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Archive for the ‘Dismissal of Case’ Category

Case Blurb: Hawaiian Airlines; Factors to Consider before Imposing a Default or Dismissal Sanction

Posted by rjbiii on November 13, 2007

A default or dismissal sanction can be imposed only based upon a finding of willfulness, fault, or bad faith. In addition, the court should consider: (1) the public’s interest in expeditious resolution of litigation; (2) the court’s need to manage its dockets; (3) the risk of prejudice to the party seeking sanctions; (4) the public policy favoring disposition of cases on their merits; and (5) the availability of less drastic sanctions.

A list of factors like this one “amounts to a way for a district judge to think about what to do, not a series of conditions precedent before the judge can do anything, and not a script for making what the district judge does appeal proof.”

In re Hawaiian Airlines, Inc., 2007 WL 3172642 (Bkrtcy. D.Hawaii October 30, 2007).

Posted in 9th Circuit, Case Blurbs, D. Hawaii, Default Judgment, Dismissal of Case | Tagged: , , | Leave a Comment »

Case Blurb; Easton Sports; Dismissal an extreme sanction

Posted by rjbiii on September 4, 2007

Justice requires that any sanction imposed be proportionate to the circumstances. Dismissal of a claim or defense is an extreme sanction and should be imposed only in extreme situations where there is evidence of willfulness, bad faith, or substantial fault by a non-complying party. Easton Sports, Inc. v. Warrior Lacrosse, Inc., 2006 WL 2811261 (E.D. Mich. 2006).

Posted in 6th Circuit, Case Blurbs, Dismissal of Case, E.D. Mich., Magistrate Judge Donald A. Scheer, Sanctions | Leave a Comment »

Case Blurb: Plasse; Elements for dismissal of case as sanction, 1st Circuit

Posted by rjbiii on September 4, 2007

One potential basis for [dismissing an action] is a finding that a party has engaged in fraud on the court, that is, a party has sentiently set in motion some unconscionable scheme calculated to interfere with the judicial system’s ability impartially to adjudicate a matter by unfairly hampering the presentation of the opposing party’s claim or defense. Plasse v. Tyco Electronics Corp., 2006 WL 2623441 (D. Mass. 2006) (citing Hull v. Municipality of San Juan, 356 F.3d 98, 102 (1st Cir. 2004)).
Dismissal is warranted:

  • Where a Π vigorously prosecutes a suit based upon a document he fabricated. Plasse, citing Aoude v. Mobil Oil Corp., 892 F.2d. 1115, 1118 (1st Cir. 1989).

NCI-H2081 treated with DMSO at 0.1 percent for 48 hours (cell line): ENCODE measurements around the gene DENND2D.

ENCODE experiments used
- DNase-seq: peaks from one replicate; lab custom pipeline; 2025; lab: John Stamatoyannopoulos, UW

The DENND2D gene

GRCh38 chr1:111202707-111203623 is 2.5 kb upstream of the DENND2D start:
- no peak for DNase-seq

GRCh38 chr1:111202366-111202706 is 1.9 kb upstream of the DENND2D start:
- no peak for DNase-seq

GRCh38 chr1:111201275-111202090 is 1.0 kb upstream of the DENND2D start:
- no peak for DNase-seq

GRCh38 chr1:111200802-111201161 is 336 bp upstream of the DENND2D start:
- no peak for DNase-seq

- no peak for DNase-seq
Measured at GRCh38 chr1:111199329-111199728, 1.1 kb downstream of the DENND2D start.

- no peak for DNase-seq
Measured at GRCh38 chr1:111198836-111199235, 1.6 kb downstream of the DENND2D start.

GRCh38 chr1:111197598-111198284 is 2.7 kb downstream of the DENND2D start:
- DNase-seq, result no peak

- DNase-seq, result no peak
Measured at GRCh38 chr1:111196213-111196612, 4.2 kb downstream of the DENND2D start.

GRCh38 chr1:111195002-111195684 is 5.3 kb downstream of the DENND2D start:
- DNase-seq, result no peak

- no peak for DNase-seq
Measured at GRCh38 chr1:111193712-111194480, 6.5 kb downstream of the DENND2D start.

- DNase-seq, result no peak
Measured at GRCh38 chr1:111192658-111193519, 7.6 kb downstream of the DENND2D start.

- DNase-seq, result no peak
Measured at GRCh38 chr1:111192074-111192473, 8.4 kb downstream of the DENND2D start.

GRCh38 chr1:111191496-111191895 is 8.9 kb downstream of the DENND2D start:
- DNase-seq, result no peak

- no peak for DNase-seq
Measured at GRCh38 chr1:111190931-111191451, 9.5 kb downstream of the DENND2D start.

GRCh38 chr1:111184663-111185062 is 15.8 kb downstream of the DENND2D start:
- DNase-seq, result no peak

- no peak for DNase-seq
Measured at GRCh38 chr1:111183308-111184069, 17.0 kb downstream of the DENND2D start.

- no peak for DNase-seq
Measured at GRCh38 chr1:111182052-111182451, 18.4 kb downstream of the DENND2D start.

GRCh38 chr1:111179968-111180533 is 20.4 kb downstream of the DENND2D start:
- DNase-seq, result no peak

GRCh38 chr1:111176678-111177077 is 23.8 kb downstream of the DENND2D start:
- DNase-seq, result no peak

• Where a Π deliberately conceals evidence of prior injury in order to enhance damages. Plasse, citing Hull v. Municipality of San Juan, 356 F.3d 98, 102 (1st Cir. 2004).
  • Standard is clear and convincing. Plasse, citing Hull v. Municipality of San Juan, 356 F.3d 98, 102 (1st Cir. 2004).

Posted in 1st Circuit, Case Blurbs, D. Mass., Dismissal of Case, Duty to Produce, Judge Michael A. Ponsor, Sanctions | Leave a Comment »

Case Blurb: Leon; Dismissal as a sanction, 9th Circuit

Posted by rjbiii on September 4, 2007

Dismissal is an available sanction when “a party has engaged deliberately in deceptive practices that undermine the integrity of judicial proceedings” because “courts have inherent power to dismiss an action when a party has willfully deceived the court and engaged in conduct utterly inconsistent with the orderly administration of justice.
Before imposing the harsh sanction of dismissal…the district court should consider the following factors:

  • the public’s interest in expeditious resolution of litigation;
  • the court’s need to manage its dockets;
  • the risk of prejudice to the party seeking sanctions;
  • the public policy favoring disposition of cases on their merits; and
  • the availability of less drastic sanctions.

While the district court need not make explicit findings regarding each of the five factors, a finding of “willfulness, fault, or bad faith” is required for dismissal to be proper. The prejudice inquiry [of the five factor test] “looks to whether the spoiling party’s actions impaired the non-spoiling party’s ability to go to trial or threatened to interfere with the rightful decision of the case.
In reviewing whether the district court properly considered lesser sanctions prior to dismissing Leon’s case, [the appeals court] examines:

  • Whether the district court explicitly discussed the feasibility of less drastic sanctions and explained why such alternate sanctions would be inappropriate;
  • Whether the district court implemented alternative sanctions before ordering dismissal; and
  • Whether the district court warned the party of the possibility of dismissal before ordering dismissal.

Leon v. IDX Systems Corp., 464 F.3d 951 (9th Cir. 2006).

Posted in 9th Circuit, Case Blurbs, Dismissal of Case, Duty to Produce, Judge A. Wallace Tashima, Sanctions, Spoliation | Leave a Comment »